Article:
Among the Third Sector it appears common practise to utilise the National Change of Address database managed by Royal Mail to ascertain new contact details of their supporters.
However, after a recent paper published by the Information Commissioner’s Office on ‘Fundraising and Regulatory Compliance’, confusion has arisen within the industry as to whether this actually goes against the Data Protection Act.
The paper discussed all aspects of the DPA relevant to charities and fundraising organisations covering everything from its stance on wealth screening to re-using publically available information.
Cause for confusion arose around the section dedicated to Data Matching and Teleappealing which are activities involved in “obtaining personal data from other sources which individuals did not give you when you initially collected their personal information.”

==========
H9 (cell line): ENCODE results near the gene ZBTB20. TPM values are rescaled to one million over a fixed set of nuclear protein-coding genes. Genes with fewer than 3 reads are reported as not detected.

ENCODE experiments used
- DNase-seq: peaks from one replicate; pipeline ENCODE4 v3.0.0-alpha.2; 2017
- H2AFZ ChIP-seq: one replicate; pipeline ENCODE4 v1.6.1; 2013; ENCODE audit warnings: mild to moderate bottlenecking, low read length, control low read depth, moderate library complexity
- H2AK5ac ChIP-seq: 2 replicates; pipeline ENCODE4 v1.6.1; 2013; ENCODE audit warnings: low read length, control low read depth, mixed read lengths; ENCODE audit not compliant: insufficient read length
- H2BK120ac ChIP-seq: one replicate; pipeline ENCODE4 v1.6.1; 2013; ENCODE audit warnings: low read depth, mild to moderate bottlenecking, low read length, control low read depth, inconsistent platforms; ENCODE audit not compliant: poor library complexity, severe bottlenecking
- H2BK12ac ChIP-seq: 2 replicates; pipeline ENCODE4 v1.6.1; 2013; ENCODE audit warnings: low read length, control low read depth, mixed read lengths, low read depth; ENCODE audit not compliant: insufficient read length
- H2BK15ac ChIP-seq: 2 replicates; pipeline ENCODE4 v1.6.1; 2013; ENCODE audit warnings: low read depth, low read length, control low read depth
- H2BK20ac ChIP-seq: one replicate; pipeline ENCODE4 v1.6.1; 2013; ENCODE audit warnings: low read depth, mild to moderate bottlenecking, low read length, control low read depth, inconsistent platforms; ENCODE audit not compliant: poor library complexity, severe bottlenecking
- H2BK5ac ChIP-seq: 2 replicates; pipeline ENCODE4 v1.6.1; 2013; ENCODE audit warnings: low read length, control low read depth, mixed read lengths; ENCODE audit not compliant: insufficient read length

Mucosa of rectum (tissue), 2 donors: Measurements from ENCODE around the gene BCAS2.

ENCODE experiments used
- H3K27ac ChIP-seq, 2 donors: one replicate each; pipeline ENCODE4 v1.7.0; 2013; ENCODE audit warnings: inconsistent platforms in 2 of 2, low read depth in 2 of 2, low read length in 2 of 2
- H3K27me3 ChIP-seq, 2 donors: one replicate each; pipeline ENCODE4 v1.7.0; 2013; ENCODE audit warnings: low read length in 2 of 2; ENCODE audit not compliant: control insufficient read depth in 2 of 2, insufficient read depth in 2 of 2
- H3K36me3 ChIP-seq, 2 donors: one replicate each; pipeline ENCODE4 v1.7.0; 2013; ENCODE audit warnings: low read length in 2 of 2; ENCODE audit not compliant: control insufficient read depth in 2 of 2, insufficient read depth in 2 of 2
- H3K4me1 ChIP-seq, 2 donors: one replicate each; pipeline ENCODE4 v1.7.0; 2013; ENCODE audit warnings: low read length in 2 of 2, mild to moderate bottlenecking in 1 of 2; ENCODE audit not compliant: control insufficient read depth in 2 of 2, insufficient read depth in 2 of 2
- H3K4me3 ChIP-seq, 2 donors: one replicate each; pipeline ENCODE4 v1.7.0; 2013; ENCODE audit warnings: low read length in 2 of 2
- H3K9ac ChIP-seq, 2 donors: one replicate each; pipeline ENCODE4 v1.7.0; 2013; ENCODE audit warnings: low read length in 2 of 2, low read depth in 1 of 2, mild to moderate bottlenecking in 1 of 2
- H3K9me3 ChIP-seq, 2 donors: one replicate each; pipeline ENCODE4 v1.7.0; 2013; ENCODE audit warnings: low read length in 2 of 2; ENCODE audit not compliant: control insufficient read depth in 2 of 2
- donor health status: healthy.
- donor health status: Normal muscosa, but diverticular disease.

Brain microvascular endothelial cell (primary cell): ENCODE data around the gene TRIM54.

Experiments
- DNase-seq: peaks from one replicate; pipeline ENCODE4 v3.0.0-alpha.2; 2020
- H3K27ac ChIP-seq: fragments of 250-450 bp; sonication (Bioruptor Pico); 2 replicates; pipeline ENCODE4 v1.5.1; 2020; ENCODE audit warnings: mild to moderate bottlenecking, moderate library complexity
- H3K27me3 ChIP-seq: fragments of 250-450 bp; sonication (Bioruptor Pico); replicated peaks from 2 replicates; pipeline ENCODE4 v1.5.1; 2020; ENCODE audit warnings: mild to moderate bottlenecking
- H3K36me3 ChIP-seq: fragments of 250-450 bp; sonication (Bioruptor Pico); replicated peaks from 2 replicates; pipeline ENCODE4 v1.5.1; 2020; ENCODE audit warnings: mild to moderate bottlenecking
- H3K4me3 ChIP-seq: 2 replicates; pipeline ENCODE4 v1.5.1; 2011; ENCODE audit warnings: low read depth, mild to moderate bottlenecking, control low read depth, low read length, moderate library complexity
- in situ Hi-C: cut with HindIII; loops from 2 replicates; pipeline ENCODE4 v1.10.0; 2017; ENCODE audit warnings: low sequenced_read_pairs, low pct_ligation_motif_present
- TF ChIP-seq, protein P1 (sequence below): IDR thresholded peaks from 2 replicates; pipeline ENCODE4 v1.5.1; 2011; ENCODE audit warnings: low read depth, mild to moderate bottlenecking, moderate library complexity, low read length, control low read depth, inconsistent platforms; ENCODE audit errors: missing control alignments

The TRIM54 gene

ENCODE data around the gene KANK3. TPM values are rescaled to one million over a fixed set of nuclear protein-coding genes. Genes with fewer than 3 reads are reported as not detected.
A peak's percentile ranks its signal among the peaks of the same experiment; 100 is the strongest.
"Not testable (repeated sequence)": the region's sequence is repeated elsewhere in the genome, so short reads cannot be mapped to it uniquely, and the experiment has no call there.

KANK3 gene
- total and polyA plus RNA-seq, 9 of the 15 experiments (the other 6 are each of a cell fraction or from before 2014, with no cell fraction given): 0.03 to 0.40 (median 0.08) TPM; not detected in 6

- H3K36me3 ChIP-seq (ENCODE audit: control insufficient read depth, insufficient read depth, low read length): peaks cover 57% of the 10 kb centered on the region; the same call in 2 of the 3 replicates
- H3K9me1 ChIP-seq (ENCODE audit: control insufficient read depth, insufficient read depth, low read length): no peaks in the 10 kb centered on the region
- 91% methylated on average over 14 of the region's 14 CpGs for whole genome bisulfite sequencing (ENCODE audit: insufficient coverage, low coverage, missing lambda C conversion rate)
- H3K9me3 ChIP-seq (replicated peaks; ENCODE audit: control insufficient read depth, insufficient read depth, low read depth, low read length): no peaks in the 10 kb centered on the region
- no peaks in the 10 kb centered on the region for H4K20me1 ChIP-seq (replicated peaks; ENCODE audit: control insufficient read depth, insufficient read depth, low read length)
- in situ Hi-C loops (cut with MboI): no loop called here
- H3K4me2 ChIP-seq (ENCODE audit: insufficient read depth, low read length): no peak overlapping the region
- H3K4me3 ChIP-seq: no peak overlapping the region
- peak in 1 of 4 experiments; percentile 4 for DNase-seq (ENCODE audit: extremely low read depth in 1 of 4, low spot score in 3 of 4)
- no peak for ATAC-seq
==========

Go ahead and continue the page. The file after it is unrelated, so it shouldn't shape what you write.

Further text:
This leads to believe that using a third party, such as Royal Mail, to ascertain a supporter’s new address after they’d moved house would be going against the DPA.
The paper goes on to provide examples of wrong doing:
After contact with the Fundraising Regulator, clarification has been made.
“If the individual, of their own volition, instructs Royal Mail to redirect all of their personal mail via this service, there is no problem with a charity acting on this request and using the new details”
In summary, they can use data for Data Matching and Teleappending if they are satisfied that the source is legitimate and the supporter has made it clear, by ticking a box or some other positive action that they wanted to inform third parties of the change of address.
To conclude, charities and other fundraising organisations can utilise Royal Mail’s NCOA service to ascertain new contact details of the supporter, if they have opted-in for you to do so via a third party when submitting their new personal information.